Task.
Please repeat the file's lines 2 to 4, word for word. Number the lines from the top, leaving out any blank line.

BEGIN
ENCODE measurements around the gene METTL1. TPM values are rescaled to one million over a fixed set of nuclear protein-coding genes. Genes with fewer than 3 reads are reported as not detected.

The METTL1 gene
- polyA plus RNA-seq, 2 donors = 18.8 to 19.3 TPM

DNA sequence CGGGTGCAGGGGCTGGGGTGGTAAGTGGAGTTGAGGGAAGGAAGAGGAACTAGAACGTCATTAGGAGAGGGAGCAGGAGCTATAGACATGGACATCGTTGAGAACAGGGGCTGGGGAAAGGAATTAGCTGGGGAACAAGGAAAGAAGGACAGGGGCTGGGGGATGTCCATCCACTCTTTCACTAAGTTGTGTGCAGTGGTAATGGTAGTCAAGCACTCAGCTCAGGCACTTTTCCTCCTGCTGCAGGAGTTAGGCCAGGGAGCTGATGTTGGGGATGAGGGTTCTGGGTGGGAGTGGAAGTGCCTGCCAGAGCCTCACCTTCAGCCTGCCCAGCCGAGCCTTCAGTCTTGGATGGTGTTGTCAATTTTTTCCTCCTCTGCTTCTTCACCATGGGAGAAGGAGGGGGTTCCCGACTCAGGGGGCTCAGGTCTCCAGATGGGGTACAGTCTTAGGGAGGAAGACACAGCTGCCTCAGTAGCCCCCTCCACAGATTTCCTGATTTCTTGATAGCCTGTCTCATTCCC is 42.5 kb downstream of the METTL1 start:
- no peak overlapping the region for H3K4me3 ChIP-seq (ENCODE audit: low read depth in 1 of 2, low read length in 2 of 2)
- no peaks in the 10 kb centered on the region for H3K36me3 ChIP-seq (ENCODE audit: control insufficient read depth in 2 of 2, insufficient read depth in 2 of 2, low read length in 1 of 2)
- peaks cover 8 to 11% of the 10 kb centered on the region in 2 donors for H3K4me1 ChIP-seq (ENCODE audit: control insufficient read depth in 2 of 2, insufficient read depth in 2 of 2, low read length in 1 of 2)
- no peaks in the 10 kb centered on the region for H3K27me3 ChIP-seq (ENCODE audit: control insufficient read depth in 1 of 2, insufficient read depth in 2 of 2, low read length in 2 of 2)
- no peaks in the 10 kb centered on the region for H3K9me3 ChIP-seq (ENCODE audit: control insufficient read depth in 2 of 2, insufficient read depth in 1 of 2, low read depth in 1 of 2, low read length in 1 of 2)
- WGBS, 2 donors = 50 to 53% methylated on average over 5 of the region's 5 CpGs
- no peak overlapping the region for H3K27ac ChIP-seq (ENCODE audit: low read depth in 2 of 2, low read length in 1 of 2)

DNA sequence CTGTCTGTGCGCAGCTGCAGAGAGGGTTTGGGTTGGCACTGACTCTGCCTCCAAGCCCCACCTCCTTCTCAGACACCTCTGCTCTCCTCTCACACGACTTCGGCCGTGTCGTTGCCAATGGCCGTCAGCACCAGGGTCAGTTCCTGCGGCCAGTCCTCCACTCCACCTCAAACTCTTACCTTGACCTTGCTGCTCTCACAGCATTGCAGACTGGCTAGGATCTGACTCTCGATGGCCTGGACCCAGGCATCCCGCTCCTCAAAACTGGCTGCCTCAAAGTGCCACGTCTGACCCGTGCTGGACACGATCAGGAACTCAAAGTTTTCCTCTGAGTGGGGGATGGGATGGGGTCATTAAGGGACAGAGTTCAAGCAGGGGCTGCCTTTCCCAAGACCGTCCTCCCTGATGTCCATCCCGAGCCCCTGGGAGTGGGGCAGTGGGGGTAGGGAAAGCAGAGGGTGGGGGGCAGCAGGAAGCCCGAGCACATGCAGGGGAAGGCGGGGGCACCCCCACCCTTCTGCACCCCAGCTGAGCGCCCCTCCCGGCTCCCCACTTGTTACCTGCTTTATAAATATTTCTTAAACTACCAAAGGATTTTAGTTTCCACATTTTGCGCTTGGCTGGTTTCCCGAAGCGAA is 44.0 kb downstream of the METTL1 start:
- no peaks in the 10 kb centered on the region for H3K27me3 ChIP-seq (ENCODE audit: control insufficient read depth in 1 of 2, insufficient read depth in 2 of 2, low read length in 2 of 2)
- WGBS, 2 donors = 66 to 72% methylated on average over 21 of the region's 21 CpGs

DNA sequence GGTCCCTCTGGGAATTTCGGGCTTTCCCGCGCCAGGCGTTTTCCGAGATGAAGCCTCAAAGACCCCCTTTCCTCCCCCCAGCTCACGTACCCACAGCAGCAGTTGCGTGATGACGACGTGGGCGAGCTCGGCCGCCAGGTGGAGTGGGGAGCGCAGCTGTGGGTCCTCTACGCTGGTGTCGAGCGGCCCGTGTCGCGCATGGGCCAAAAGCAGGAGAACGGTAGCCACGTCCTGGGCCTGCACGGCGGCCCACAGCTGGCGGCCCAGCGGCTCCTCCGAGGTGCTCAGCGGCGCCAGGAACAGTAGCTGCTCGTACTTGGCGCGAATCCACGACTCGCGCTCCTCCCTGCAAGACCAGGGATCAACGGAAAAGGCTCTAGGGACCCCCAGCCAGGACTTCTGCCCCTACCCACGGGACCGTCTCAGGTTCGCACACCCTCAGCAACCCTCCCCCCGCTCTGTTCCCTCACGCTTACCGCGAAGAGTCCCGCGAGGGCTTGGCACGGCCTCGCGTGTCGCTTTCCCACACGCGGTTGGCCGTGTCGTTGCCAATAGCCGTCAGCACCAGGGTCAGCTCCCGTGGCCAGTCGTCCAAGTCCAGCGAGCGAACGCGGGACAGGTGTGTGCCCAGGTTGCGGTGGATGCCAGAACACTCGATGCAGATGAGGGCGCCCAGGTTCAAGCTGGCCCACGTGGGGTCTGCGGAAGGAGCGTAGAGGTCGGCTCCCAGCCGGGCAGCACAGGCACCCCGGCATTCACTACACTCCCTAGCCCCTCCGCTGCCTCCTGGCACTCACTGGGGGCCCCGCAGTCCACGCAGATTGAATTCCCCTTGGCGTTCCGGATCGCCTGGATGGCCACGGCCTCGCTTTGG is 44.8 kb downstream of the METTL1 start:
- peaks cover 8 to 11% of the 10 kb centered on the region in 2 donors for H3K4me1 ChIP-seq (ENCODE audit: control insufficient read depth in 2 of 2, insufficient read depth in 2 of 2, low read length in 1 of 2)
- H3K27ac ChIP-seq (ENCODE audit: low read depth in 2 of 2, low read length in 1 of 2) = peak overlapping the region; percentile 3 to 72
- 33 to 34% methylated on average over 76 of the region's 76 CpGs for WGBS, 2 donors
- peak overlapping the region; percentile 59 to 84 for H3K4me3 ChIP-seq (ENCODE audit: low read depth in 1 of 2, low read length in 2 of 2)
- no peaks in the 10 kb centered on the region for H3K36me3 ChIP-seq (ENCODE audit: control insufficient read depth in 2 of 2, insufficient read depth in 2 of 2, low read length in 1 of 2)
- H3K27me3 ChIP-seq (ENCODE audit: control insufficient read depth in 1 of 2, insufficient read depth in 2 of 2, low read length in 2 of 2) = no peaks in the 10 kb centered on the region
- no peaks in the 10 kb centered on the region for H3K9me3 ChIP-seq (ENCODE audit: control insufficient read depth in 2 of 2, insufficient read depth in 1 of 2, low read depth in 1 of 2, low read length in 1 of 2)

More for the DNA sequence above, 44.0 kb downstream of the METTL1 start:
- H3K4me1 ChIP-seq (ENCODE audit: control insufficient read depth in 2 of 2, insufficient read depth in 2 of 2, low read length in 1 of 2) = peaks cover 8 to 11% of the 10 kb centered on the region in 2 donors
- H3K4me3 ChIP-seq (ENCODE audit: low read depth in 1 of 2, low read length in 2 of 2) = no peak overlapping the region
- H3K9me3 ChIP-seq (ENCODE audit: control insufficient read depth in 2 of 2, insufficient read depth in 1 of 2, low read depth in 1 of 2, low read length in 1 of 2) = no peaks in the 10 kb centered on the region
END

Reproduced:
The METTL1 gene
- polyA plus RNA-seq, 2 donors = 18.8 to 19.3 TPM

DNA sequence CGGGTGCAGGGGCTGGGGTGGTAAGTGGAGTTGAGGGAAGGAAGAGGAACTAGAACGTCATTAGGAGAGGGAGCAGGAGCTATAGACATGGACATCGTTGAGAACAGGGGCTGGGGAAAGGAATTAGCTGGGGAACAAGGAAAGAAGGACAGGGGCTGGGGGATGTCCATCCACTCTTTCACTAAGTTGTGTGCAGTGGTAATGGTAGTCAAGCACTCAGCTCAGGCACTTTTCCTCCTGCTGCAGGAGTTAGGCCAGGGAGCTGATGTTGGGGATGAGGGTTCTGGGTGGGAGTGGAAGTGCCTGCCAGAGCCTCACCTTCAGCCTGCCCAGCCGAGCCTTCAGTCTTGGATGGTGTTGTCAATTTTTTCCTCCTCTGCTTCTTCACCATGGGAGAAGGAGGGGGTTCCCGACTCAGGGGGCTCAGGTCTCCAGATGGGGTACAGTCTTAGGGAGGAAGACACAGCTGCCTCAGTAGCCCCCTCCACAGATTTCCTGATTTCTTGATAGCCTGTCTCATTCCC is 42.5 kb downstream of the METTL1 start: